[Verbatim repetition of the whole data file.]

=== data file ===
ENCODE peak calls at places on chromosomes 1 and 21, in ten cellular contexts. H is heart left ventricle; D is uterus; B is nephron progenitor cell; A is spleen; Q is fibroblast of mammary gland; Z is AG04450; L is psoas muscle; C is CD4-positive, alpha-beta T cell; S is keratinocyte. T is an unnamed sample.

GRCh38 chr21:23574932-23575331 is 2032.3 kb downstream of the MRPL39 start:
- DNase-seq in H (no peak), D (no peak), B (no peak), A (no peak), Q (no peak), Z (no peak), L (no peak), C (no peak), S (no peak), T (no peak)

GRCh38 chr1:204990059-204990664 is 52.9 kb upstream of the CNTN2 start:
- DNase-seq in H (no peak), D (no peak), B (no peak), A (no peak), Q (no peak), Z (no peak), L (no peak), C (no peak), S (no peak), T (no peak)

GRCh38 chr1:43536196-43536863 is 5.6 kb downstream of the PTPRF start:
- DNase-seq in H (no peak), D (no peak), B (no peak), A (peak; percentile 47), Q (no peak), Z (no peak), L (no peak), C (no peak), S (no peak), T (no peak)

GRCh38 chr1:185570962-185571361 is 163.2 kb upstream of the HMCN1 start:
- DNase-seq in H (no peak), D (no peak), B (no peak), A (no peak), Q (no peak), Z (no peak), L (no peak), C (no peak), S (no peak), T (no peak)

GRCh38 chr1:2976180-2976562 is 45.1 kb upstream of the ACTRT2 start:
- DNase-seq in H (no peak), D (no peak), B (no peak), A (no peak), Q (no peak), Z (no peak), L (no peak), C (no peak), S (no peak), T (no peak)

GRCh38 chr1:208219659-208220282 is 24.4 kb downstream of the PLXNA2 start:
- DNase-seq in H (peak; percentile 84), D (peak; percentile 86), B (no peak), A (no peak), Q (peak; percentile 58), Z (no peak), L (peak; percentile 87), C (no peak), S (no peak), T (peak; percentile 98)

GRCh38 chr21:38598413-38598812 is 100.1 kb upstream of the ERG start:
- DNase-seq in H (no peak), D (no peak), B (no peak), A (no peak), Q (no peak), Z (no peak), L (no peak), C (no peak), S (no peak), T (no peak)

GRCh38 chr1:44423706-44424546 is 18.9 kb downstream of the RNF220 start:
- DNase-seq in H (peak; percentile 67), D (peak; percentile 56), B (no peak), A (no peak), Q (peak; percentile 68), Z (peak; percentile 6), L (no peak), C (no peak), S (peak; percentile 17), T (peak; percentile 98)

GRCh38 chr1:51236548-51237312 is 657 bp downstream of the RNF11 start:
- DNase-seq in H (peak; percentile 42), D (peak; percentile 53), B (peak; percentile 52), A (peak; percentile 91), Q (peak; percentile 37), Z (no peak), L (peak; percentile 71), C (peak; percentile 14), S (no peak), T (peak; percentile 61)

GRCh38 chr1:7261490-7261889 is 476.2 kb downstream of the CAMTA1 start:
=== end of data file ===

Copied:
ENCODE peak calls at places on chromosomes 1 and 21, in ten cellular contexts. H is heart left ventricle; D is uterus; B is nephron progenitor cell; A is spleen; Q is fibroblast of mammary gland; Z is AG04450; L is psoas muscle; C is CD4-positive, alpha-beta T cell; S is keratinocyte. T is an unnamed sample.

GRCh38 chr21:23574932-23575331 is 2032.3 kb downstream of the MRPL39 start:
- DNase-seq in H (no peak), D (no peak), B (no peak), A (no peak), Q (no peak), Z (no peak), L (no peak), C (no peak), S (no peak), T (no peak)

GRCh38 chr1:204990059-204990664 is 52.9 kb upstream of the CNTN2 start:
- DNase-seq in H (no peak), D (no peak), B (no peak), A (no peak), Q (no peak), Z (no peak), L (no peak), C (no peak), S (no peak), T (no peak)

GRCh38 chr1:43536196-43536863 is 5.6 kb downstream of the PTPRF start:
- DNase-seq in H (no peak), D (no peak), B (no peak), A (peak; percentile 47), Q (no peak), Z (no peak), L (no peak), C (no peak), S (no peak), T (no peak)

GRCh38 chr1:185570962-185571361 is 163.2 kb upstream of the HMCN1 start:
- DNase-seq in H (no peak), D (no peak), B (no peak), A (no peak), Q (no peak), Z (no peak), L (no peak), C (no peak), S (no peak), T (no peak)

GRCh38 chr1:2976180-2976562 is 45.1 kb upstream of the ACTRT2 start:
- DNase-seq in H (no peak), D (no peak), B (no peak), A (no peak), Q (no peak), Z (no peak), L (no peak), C (no peak), S (no peak), T (no peak)

GRCh38 chr1:208219659-208220282 is 24.4 kb downstream of the PLXNA2 start:
- DNase-seq in H (peak; percentile 84), D (peak; percentile 86), B (no peak), A (no peak), Q (peak; percentile 58), Z (no peak), L (peak; percentile 87), C (no peak), S (no peak), T (peak; percentile 98)

GRCh38 chr21:38598413-38598812 is 100.1 kb upstream of the ERG start:
- DNase-seq in H (no peak), D (no peak), B (no peak), A (no peak), Q (no peak), Z (no peak), L (no peak), C (no peak), S (no peak), T (no peak)

GRCh38 chr1:44423706-44424546 is 18.9 kb downstream of the RNF220 start:
- DNase-seq in H (peak; percentile 67), D (peak; percentile 56), B (no peak), A (no peak), Q (peak; percentile 68), Z (peak; percentile 6), L (no peak), C (no peak), S (peak; percentile 17), T (peak; percentile 98)

GRCh38 chr1:51236548-51237312 is 657 bp downstream of the RNF11 start:
- DNase-seq in H (peak; percentile 42), D (peak; percentile 53), B (peak; percentile 52), A (peak; percentile 91), Q (peak; percentile 37), Z (no peak), L (peak; percentile 71), C (peak; percentile 14), S (no peak), T (peak; percentile 61)

GRCh38 chr1:7261490-7261889 is 476.2 kb downstream of the CAMTA1 start: